Oakander looks for trunks and trees that speak to his swirls-and-curls aesthetic, adding that he's not interested in standard woodworking conventions when he's designing or dreaming up a piece. He's not interested in milling wood, and hard-angled table corners seem to bore him—or at least he doesn't dream of them.
"I am drawn to things with interesting curves," says Oakander.
Asked to name an artistic inspiration, he immediately identifies his across-the-street neighbor, fisherman and clay sculptor Josh Churchman. Also his mom, Oakander adds, who was a night-owl, an art teacher and a maker herself, mostly of clothing.
The pieces he renders take many months to be fully realized, and there's often a long waiting period before he even gets to work on a piece after he's secured the tree. Depending on the wood and where it was growing (in the shade or in the sun—it makes a big difference in how the wood ages and decomposes), he will age the wood for between six months and six years before bringing the tools of his trade to bear on it.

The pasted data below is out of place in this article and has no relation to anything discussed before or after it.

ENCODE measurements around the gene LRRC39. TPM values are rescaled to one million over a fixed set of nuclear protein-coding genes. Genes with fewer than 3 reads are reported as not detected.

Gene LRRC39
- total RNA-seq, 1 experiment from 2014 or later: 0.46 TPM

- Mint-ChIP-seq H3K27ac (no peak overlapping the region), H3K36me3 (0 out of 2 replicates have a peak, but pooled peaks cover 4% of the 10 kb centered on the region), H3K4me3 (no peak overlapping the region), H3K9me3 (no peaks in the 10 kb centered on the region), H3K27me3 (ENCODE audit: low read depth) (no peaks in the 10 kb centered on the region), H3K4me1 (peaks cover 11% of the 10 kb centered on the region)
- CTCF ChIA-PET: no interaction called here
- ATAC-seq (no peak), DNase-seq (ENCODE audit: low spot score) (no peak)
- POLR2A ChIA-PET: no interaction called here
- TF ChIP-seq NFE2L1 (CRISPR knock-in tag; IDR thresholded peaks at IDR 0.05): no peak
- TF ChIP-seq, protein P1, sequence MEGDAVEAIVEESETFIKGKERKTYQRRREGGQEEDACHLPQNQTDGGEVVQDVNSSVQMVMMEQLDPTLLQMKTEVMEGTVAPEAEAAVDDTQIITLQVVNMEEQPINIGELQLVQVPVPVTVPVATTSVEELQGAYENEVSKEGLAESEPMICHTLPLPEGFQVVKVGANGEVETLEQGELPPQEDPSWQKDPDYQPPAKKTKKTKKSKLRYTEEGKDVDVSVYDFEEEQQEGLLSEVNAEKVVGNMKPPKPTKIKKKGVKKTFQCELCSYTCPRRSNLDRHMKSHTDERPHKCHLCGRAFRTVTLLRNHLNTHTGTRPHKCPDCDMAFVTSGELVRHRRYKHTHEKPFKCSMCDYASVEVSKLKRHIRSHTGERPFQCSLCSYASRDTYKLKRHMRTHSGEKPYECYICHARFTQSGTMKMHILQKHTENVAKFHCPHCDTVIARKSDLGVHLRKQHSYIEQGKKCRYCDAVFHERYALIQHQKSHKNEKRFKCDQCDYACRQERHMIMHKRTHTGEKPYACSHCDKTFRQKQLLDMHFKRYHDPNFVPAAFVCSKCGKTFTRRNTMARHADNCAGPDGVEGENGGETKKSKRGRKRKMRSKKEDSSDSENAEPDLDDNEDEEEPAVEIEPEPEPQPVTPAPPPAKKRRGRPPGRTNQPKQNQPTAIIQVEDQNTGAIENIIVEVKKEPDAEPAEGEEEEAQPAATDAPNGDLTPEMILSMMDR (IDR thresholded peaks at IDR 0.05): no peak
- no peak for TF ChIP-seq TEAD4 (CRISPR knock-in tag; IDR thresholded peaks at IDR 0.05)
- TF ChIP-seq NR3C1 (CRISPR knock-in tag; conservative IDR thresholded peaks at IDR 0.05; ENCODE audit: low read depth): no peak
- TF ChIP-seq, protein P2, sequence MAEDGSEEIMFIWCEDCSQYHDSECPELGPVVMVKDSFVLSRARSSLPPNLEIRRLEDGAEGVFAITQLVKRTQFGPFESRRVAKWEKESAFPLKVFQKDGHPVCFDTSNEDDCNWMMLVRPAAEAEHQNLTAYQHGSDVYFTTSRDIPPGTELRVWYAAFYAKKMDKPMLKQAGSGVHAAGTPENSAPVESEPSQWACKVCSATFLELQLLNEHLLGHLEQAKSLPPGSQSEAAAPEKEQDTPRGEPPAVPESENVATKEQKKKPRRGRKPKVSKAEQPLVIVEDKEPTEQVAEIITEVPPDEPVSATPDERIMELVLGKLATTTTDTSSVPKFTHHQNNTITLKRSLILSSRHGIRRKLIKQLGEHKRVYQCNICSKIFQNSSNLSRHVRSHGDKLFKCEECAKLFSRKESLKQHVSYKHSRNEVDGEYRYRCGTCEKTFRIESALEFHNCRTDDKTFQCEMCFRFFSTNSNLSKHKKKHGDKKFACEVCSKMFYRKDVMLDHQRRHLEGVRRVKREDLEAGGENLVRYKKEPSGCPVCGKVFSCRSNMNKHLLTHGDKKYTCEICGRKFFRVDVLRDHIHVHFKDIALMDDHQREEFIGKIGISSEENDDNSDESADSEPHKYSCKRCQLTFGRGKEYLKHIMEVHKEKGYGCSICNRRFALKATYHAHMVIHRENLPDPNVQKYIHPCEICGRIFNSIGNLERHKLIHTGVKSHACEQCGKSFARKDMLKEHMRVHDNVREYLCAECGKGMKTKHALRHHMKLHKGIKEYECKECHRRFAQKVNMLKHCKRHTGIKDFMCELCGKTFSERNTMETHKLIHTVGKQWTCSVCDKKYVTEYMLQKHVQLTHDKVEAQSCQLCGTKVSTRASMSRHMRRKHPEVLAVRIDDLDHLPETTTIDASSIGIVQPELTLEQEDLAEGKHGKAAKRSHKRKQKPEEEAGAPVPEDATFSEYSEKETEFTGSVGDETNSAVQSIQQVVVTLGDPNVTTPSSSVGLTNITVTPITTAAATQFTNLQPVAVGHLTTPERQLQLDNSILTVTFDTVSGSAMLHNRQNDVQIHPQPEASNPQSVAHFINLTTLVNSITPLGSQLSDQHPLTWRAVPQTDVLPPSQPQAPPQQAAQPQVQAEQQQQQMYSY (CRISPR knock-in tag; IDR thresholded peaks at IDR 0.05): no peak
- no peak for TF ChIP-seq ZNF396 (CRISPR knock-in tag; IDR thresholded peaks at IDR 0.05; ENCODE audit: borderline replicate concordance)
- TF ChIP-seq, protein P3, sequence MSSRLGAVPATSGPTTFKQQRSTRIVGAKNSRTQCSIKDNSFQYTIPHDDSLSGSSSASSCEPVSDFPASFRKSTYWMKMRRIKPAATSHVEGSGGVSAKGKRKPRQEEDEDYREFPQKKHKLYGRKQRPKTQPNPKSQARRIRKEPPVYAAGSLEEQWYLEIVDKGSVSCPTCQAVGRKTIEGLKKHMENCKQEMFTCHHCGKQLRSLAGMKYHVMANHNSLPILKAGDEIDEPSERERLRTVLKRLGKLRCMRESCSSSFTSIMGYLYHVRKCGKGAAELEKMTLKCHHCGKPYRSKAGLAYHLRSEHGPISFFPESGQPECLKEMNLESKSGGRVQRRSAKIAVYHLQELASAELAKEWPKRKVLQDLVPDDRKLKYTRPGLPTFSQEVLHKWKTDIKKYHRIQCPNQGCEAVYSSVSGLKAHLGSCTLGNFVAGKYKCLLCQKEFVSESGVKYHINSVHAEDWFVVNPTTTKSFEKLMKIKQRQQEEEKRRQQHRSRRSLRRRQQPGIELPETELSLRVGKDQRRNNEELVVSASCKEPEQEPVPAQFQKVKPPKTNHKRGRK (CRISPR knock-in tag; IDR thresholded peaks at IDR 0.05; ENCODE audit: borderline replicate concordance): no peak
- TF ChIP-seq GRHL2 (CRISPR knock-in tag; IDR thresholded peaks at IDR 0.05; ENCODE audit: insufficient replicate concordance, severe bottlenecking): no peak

But don't call Oakander a chainsaw artist. The chainsaw comes out only at the very beginning of the process, when Oakander is roughing out his latest vision—for example, a massive and gored-out trunk that presents a tempting place to rest one's head, and whole body, after a vigorous Bolinas ramble. After the rough-out and after the wood is aged, it's on to various adzes and power grinders and Oakander's favorite tool of all, the gutter adze (it was once used to make wooden gutters, he explains), which he deploys and demonstrates with obvious glee.
- ADZE MAN Chuck Oakander’s wood sculptures sometimes take years to complete.